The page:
Test Driving the 2015 Nissan X-Trail


Tall, dark and handsome – the classical ideal women look for in a dream man. If you think about it, many SUVs in the market fit that description. These vehicles are tall, embodying strength and ability to ford even the deepest of floods. They look good in black, and you see a lot of them in that paint scheme. Handsome? They are are styled with so much ruddy masculinity that you’d think car designer’s pencils were leaded with adulterated male hormones. Is it not a surprise that you see a lot of women driving SUVs nowadays?

We’re sure the Nissan X-Trail will attract many of the fair gender. Recently launched in front of local bankers and important customers of the Nissan Southwoods dealership last week, we were witness to women fawning over the car as the sheets were pulled off the car.


The headlights imbibe a feeling of a mechatronic feline staring right back at you. Integrated daytime running lights accentuate the chiseled lines of the front fascia. The bodywork becomes more curvaceous as you gaze towards the side and rear, harking the more expensive Infiniti design language.

Speaking of bodywork, previous generations were renowned for their plastic front fenders. As part of sales pitches, associates regularly depress the fenders for them to spring back, highlighting the ruggedness of the soft-roader. We do not know if this feature carries over to the third-gen X-Trail, but it does come with more features for those who wish to potentially off-road the vehicle at some point of its life.

Spring for the 4×4 model and you get a knob on the central transmission tunnel where you can select whether the car will be on 2WD mode, 4WD, or an intelligent real-time setting where the powertrain automatically activates 4WD when inclement road conditions warrant. Hill Descent Control is also included. This mode, which can be normally found on more expensive off-roaders,  automatically slows you down as you creep down an incline. Hill Start Assist is also available in all X-Trail variants.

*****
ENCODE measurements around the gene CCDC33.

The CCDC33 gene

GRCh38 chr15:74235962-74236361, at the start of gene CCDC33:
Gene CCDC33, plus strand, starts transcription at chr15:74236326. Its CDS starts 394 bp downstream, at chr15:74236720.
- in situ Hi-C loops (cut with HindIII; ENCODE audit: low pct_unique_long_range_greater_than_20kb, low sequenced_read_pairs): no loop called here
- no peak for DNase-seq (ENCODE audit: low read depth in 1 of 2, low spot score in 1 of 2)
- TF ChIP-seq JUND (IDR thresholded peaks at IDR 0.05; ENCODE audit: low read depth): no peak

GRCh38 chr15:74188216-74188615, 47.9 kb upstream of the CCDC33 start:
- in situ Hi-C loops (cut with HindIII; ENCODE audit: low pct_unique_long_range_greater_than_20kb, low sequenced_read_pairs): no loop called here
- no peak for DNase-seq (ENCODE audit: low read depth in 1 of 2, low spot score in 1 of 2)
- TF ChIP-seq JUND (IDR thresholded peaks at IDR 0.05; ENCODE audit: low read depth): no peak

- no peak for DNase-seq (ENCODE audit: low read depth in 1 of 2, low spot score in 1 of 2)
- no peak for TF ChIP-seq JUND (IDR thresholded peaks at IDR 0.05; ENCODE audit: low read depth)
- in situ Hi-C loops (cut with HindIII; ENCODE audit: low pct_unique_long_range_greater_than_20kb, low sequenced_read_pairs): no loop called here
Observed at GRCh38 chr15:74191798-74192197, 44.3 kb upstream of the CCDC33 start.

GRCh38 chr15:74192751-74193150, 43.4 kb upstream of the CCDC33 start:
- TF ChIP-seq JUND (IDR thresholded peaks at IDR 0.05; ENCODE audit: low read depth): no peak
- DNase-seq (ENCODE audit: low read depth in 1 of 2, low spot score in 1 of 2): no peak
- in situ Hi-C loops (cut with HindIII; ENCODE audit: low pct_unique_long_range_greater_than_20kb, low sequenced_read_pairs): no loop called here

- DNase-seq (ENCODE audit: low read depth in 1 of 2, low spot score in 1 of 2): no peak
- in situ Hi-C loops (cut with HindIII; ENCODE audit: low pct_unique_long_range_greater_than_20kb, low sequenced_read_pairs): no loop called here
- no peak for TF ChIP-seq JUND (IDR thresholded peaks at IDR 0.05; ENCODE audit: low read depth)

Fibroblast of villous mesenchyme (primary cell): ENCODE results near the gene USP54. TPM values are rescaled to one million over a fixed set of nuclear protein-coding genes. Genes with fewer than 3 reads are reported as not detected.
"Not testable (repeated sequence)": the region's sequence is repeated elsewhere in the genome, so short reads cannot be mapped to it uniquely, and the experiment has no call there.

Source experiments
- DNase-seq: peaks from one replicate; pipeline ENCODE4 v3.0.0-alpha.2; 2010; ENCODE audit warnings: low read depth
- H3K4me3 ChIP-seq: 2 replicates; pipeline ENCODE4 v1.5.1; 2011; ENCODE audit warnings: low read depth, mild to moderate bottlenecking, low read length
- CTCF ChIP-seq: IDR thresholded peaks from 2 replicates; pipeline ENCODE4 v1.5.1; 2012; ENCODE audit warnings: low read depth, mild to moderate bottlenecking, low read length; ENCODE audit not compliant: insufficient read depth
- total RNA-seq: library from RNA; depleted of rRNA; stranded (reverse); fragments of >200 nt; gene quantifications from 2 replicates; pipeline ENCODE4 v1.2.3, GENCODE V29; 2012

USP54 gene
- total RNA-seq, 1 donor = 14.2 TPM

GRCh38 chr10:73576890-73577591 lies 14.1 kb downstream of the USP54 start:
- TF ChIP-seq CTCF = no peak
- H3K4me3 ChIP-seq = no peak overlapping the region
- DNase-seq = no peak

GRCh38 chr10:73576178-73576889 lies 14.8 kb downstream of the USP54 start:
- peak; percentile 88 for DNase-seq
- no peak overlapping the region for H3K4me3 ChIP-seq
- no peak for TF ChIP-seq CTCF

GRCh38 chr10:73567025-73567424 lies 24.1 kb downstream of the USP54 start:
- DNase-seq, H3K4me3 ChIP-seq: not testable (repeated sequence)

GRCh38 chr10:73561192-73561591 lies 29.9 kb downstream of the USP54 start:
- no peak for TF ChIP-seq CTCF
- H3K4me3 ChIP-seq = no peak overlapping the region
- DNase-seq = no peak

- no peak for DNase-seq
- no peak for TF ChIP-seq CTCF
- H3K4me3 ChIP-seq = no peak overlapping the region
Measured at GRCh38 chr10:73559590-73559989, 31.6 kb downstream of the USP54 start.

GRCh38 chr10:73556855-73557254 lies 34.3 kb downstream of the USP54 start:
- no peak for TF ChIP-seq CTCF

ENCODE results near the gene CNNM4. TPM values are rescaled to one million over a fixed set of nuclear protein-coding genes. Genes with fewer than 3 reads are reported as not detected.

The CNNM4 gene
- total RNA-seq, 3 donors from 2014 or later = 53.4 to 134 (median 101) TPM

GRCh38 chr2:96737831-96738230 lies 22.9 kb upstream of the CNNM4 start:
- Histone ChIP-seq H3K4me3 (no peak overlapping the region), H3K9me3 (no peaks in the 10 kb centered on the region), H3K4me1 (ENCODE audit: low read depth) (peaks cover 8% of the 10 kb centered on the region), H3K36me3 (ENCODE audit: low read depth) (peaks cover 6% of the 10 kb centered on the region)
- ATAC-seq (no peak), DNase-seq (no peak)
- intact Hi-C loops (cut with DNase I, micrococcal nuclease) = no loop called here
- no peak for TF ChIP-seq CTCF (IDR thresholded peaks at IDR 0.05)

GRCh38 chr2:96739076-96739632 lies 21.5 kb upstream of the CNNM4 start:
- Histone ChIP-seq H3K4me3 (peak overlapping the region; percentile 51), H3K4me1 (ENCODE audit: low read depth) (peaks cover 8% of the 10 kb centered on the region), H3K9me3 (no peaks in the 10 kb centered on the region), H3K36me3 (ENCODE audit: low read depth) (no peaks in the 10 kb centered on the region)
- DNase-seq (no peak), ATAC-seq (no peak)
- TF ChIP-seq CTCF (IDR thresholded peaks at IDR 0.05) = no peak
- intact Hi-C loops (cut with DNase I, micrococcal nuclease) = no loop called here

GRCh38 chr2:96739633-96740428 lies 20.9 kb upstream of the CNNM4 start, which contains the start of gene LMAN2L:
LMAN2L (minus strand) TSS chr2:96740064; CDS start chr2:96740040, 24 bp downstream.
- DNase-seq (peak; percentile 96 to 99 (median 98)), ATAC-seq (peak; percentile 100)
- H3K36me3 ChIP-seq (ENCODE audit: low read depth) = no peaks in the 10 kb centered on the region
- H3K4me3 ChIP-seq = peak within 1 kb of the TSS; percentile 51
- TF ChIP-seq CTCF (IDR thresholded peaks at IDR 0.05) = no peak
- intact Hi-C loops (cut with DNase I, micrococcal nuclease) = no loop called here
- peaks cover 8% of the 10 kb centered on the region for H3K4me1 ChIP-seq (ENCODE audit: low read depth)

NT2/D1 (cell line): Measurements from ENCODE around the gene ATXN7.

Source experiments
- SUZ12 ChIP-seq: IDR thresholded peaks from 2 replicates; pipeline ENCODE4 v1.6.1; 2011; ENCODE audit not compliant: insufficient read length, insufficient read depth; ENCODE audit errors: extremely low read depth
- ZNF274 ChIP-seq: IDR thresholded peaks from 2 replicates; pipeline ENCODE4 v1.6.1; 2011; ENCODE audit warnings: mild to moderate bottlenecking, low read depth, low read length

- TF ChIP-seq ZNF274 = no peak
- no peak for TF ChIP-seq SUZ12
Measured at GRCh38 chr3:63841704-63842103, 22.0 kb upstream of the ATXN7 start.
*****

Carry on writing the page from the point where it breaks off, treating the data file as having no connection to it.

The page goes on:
Veer your gaze to the rest of the dash and be impressed with easy to use controls lining the steering wheel and center console.  Test-driving the unit at night highlighted the fluorescent through-the-dial lighting with an LCD information screen which alerts the driver on ajar doors, or even cajoles him to take a break during long driving stints. The climate-controlled air-conditioning is traditional Nissan-freaking-frigid.

The X-Trail unit we drove was the top-spec 4×4, which was fitted with the QR25DE engine. The all-aluminum motor packs 171 horsepower and 233Nm of torque, which we were unable to feel when we gave the car a bootful at one short stretch of road. To the powertrain’s credit, we were unable to notice the detested rubber-band effect with the CVT transmission. The engine seemed to have enough torque to pull the car at low RPMs and with small amounts of throttle.


We were perturbed with the car’s very light steering effort on the slow speeds we drove it. But it made driving the car ridiculously easy. The typical tall seating position, the attractive dash, and the serene hushness of the interior feels classy and not at all rough and brash. Despite Nissan’s positioning that this car has testosterone, the thought “made for women” always registered in our minds.

This is a car that we know our mothers would like. We would have liked to try out the 4×2 model, which is fitted with the 2.0L direct injection MR20DD engine. With a minor power deficit, sans the 4WD system, and lacking some extra doodads, but still seeming to be just as much “car” as the top-spec version, based on cursory brochure reading, we think it the better deal.

For more information about the Nissan X-Trail, check out nissan.ph. To schedule a test-drive and inquire about the latest offers on Nissan vehicles, contact Nissan Southwoods at (0915) 721-0720 or (0919) 874-0398.

Check out more pictures of the X-Trail below:


Leave a Reply